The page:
“I felt very humbled in the BJ Penn fight and in the two months after the fight when I couldn’t train and I was just out and about and doing my thing because I had this big cut on my head, that’s when I felt very humbled. It’s not about the Hollywood lifestyle. It’s really nice to get all these fans and all these people who love you because of what you do in the Octagon, but I had to look back to before all of that when I was just another kid wanting to climb to the top. I don’t need to have the most expensive this or the nicest that. I don’t have to drink bottled water; I can drink some of this Albuquerque tap water and get just as rough and rugged and mean. And I honestly feel like my skills have improved.”


“Before Albuquerque was known to the world, I grew up watching Johnny Tapia and Danny Romero boxing and I was a little fighter. I got into street fights, and it’s just a mentality. I call it the ‘Burque. It’s short for Albuquerque but it’s just a mentality, that ‘let’s get it’ mentality, and that separates me from a lot of the other fighters. I could never go into a fight and be thinking ‘okay, I’m gonna circle right, circle left, throw three leg kicks, see how he counters, and then I’m gonna set my takedown up.’ The mentality that I fight with is that I look at two pitbulls and before the fight, those two dogs are just going for the kill and they’re instinctively countering each other and moving synergistically and looking for the opportunity to strike and take their opponent out. And that’s the way I go into a fight. I think that’s probably the reason why I have such a big fanbase. They love that I go in there and put my heart on the line and I risk it. I’m gonna always risk it.”


“Greg (Jackson) had told me that the door was always open and they always treated me like a family member, with open arms. And I was just being stubborn. I wanted to try to do a camp myself, but I was still in the process of moving. I went to do my camp in New Mexico (for the John Hathaway fight) because I felt I needed to do that, but I still had my place in San Diego, still had ties to my previous team, and I wanted to do it right when I made my return to Jackson’s. Right now, everything’s perfect.”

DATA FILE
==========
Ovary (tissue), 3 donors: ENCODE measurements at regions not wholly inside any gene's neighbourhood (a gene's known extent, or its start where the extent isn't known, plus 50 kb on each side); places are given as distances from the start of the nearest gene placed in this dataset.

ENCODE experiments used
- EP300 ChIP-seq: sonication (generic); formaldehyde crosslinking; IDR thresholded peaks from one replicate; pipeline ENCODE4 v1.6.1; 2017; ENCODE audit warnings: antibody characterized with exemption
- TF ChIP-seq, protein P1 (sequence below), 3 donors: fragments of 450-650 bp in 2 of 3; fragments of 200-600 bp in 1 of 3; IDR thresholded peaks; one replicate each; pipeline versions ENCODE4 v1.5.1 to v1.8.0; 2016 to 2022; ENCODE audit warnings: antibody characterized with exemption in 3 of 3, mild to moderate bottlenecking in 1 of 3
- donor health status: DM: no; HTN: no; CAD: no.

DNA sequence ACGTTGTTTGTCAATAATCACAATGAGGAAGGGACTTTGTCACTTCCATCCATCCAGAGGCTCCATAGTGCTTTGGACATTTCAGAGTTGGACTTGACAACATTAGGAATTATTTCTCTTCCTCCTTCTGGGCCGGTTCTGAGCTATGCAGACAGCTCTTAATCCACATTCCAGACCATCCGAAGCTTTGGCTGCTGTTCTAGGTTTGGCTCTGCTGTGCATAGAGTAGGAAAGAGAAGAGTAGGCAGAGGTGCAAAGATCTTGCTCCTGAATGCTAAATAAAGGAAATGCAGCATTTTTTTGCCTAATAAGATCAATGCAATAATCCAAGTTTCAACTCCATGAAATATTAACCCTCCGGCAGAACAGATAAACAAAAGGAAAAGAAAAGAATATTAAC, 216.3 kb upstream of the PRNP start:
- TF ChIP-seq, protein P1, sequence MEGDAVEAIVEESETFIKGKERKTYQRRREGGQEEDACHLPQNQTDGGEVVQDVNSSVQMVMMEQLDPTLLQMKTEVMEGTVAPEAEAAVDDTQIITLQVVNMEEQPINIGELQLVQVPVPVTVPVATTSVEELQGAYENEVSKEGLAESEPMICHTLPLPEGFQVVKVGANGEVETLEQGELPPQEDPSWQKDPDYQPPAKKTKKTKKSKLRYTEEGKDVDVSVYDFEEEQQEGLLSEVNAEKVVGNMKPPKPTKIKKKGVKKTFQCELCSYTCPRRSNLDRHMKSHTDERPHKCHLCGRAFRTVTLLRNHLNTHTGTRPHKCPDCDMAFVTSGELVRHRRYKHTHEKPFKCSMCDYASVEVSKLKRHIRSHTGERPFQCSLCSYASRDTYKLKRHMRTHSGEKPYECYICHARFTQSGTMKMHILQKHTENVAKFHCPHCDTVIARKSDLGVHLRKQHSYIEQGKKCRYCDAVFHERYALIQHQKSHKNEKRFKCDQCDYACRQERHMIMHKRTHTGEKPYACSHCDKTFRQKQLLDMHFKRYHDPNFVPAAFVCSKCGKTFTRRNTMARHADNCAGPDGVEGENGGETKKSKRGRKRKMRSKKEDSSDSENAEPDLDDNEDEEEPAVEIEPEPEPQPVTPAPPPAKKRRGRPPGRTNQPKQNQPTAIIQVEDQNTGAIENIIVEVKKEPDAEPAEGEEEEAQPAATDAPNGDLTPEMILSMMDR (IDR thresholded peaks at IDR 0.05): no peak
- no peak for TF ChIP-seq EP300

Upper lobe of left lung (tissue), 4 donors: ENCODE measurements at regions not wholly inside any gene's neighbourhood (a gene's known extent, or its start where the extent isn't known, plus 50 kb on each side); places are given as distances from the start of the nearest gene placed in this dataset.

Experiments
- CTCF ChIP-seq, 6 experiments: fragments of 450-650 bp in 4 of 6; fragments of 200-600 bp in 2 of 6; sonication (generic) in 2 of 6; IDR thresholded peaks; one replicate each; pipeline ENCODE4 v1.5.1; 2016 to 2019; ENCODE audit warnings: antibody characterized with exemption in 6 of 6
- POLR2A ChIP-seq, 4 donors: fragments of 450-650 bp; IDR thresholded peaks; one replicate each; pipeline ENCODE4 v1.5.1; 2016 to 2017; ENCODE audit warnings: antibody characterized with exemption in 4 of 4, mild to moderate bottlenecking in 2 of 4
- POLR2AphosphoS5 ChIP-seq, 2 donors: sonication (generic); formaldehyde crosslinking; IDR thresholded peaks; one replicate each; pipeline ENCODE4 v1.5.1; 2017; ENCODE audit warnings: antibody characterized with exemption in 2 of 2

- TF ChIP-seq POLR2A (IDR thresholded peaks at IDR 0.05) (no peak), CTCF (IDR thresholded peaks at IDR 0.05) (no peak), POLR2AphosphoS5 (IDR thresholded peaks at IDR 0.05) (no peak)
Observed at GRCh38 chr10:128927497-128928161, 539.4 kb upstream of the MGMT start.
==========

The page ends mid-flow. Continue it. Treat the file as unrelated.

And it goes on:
“I want to be the best and I want to continue to get better. I’ve made some mistakes in my career, I’ve made some bad decisions, and there’s been multiple times where I was growing up and I got sucked into the limelight. But right now, I realized in my last fight that when it’s all said and done, it just comes down to earning the W. So my mentality now is, I’m just gonna earn it. I’m gonna earn the victory, work hard, and when I go in that gym, I want to be the hardest worker in there. That’s my whole new mindset on mixed martial arts and my career – be the hardest worker and earn the victory.”


“It’s my blessing. I feel like I was blessed with the fighting ability and that’s my calling. It’s what I love to do and it’s my passion. You’ve heard me say this way back in the beginning of my career that I feel it’s my destiny to fight and to be champion, so I’m not letting go of that. I’m gonna continue to work hard, and I really feel like I’ve got my head on my shoulders finally after so many trials and tribulations. I’ve got my feet digging down in the ground, I’m standing firm, I’m working hard, and I’m gonna show everybody how hard work can pay off, because talent can only take you so far.”


“I’m climbing up the ladder and there’s only one way to do it and that’s to earn it. That’s what I realized after my losses to BJ (Penn) and John (Hathaway). I was going through the motions. I always trained hard and I’m not making excuses, but there’s no comparison between my training in San Diego and what it is here. I was in San Diego basically doing jiu-jitsu in the gi and then going to striking. I was putting MMA together and trying to create this style that wasn’t my own style. And when I came back to New Mexico, Greg said, ‘that’s not you. We gotta change a lot of things.’ He analyzed my fights when I wasn’t with him and he broke me down, and we reinvented me to what my style should be, and I came full circle as a martial artist and found my style. It took some time, but we worked on it.”

EGO (2011)

“I’ve always been able to look at myself and say ‘remember where you came from.’ It’s not hard for me to put my ego aside because that’s the way you get better. You can’t care what other people think because some days you’re gonna go into the gym and have hard days.”


“I look back now and it was a great experience being away, but I never would have appreciated what I have if I didn’t leave it. Me and Greg (Jackson) started out together. I was one of his first fighters, and we were on the grappling circuit and had barely started doing MMA fights. I didn’t know what I had. I didn’t even know what I had in my hometown of Albuquerque. Now there’s such a deep appreciation each and every day that I walk into that gym just knowing that I really have something special here.”


“I like getting bonuses and going out in the streets and having people just shining at me like bright lights, saying ‘oh, I can’t believe your last performance, it was so amazing, and the fight was so good.’ I want that kind of reaction.”